The Computer Genealogist
    Seventeenth-Century History with a Twenty-First Century Twist: The Salem Witchcraft Trials on the Internet
    By Rhonda R. McClure
    "It has been more than 300 years since that fateful January day in 1692 when nine-year-old Betty Parris fell ill in the soon-to-be ill-fated town of Salem Village. The resounding question is still the same: "How did it happen?"

    From the Volunteer Coordinator

    My usual contribution to the enewsletter is a request for some particular volunteer help; this time I wish to express my gratitude to those of you who have been so responsive. The need for volunteer support at NEHGS is ongoing, particularly in the website and electronic publication areas. The volunteer group is busy, involved, and growing in numbers.

    Thank you so much.

    Susan Rosefsky, NEHGS Volunteer Coordinator
    ( or 617-226-1276)

    Upcoming "Genealogy in a Nutshell" Lectures

    This season's "Genealogy in a Nutshell" series continues with two new lectures:

    • "Dear Diary: Finding and Using These Valuable Resources" by Laura Prescott Duffy on Wednesday, May 8

    • "Bridge the Atlantic: Find the English Home of Your Ancestor" by David Dearborn on Wednesday, May 15

    All lectures take place at 10 a.m. Advance registration is not necessary.

    To register or inquire about programs, please contact the education department, toll-free, at 1-888-286-3447, ext. 227, or email

    Finding the Famous–and the Not-So-Famous

    Most of us descend from ancestors who, while of interest to us as genealogists, led everyday lives that are not chronicled in the history books. But perhaps you have come across a relative who you might classify as "moderately famous": not someone whose name is a household word, but who might be classed among the second tier of well-knowns. If so, you might want to check the National Cyclopedia of American Biography (NCAB). This is the first source I turn to when looking for a possible biographical sketch on a local political office-holder, jurist, newspaper editor, inventor, writer, or captain of industry.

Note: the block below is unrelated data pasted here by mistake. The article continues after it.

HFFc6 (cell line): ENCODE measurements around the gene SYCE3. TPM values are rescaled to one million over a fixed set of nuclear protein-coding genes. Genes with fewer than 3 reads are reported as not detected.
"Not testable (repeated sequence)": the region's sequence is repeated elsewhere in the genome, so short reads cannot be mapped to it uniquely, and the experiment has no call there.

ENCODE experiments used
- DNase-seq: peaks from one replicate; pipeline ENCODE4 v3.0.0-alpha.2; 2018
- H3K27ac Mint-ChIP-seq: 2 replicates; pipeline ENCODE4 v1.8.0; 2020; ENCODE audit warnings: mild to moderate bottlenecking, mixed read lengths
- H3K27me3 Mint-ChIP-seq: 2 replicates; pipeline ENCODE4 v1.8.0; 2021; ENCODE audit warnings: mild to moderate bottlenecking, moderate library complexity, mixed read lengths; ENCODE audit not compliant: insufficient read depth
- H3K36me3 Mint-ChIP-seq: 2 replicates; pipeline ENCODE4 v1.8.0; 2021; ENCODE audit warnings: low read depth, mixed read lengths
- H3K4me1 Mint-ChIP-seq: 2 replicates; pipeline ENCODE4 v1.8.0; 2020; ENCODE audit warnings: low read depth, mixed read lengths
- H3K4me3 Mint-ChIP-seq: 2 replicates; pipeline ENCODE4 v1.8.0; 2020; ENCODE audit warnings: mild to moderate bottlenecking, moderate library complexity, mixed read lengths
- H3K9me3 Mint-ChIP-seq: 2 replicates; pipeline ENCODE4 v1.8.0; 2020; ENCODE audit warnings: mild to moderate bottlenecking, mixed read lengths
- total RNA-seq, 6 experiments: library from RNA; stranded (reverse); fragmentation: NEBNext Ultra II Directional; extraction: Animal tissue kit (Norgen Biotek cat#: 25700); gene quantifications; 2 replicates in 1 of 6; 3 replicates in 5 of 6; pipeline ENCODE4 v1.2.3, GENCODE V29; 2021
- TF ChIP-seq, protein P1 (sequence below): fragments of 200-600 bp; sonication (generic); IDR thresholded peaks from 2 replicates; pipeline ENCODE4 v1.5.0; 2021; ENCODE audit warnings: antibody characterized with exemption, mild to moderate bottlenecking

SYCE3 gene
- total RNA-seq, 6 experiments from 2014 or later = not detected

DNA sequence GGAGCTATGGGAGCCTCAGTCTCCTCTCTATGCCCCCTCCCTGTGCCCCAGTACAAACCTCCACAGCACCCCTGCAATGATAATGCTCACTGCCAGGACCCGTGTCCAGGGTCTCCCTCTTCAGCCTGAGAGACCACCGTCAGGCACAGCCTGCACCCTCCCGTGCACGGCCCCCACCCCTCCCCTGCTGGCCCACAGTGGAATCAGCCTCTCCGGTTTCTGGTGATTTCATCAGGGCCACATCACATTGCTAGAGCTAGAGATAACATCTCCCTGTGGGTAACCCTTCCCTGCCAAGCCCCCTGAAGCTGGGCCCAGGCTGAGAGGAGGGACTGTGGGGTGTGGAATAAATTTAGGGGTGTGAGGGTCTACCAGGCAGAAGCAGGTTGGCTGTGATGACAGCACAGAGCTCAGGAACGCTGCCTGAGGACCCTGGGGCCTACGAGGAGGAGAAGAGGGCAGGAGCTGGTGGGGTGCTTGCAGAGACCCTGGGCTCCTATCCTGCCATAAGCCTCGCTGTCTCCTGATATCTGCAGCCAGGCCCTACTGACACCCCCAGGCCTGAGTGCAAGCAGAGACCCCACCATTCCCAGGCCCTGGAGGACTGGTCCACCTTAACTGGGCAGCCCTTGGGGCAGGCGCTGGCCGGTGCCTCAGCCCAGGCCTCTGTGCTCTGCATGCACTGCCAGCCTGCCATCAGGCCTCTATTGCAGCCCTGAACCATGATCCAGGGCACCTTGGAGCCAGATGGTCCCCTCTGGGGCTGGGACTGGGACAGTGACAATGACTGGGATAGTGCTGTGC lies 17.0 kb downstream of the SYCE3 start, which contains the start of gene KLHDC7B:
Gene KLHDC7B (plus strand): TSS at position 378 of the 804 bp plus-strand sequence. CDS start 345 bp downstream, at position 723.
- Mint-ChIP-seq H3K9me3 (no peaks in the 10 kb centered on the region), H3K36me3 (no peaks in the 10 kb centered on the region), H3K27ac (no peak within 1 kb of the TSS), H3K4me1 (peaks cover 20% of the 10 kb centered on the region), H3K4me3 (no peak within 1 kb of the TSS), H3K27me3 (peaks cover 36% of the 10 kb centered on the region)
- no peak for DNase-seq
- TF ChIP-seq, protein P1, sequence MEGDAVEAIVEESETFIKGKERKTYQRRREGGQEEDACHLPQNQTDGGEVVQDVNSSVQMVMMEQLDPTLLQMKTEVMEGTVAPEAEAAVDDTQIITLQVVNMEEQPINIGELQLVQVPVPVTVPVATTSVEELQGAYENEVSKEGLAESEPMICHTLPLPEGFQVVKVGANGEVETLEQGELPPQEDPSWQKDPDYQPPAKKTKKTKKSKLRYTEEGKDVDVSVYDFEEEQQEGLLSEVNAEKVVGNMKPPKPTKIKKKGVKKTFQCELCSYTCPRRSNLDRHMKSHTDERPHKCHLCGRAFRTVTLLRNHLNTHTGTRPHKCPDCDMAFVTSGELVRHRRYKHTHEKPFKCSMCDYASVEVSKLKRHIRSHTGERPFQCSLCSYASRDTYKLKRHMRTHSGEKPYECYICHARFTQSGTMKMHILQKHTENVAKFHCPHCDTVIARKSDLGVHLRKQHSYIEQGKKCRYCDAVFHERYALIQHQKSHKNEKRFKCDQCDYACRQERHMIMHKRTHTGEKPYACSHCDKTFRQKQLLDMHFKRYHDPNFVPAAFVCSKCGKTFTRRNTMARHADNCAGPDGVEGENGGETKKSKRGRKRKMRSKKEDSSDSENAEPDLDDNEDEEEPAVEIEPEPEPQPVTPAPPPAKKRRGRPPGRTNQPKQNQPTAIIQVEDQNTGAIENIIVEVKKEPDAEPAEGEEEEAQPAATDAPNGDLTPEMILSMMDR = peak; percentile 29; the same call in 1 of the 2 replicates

The NCAB contains over 66,000 biographies, more than four times as many as the better-known and more scholarly Dictionary of American Biography and the new American National Biography. Published between 1888 and 1984 by James T. White & Co. of New York and Clifton, N.J., the NCAB is divided into two sections: the "Permanent Series" of 62 volumes containing biographies of deceased subjects, and the "Current Series" consisting of lettered volumes A through M, containing biographies of the living. The last volume produced, called volume N63, contains sketches of both living and deceased subjects.

    The entire set can be found in the 6th floor library stacks (the first aisle on the left) with the call number REF E 176 N27. A single-volume master index to both series can be found in the 6th floor Reading Room, right behind the library desk, with the call number R Rm REF E 176 N27 INDEX.

    While the NCAB contains sketches of notable persons of all walks of professional life, it is most useful for its coverage of merchants, manufacturers, bankers, executives and businessmen, whose activities and accomplishments might not otherwise be thought worthy of fame. Each sketch contains not only the basic biographical facts, but also vital dates, names of immediate family members including parents, spouses, children, and in most cases, the lineage from the first ancestor of the name in the country (as this information was often provided by the subject or his family, the quality of the information may be lacking, and no documentation is provided). Often, the sketches are accompanied by a black and white photograph or engraved likeness of the subject.

    The single-volume index is the key to the set, and for each entry we are given sufficient information to decide whether a particular subject is the person we're looking for. A look at the Dearborn entries gives an idea:
    Benjamin, inventor 4:473
    Brainard W., gynecologist 16:306
    Frederick M., lawyer 47:185
    Henry, Rev. soldier 1:93
    Henry A.S., lawyer 47:185
    Henry M., physician 9:350
    Richard J., patent counsel, executive F:111
    William L., engineer 9:41

    From the genealogist's point of view, the next entry is of great interest: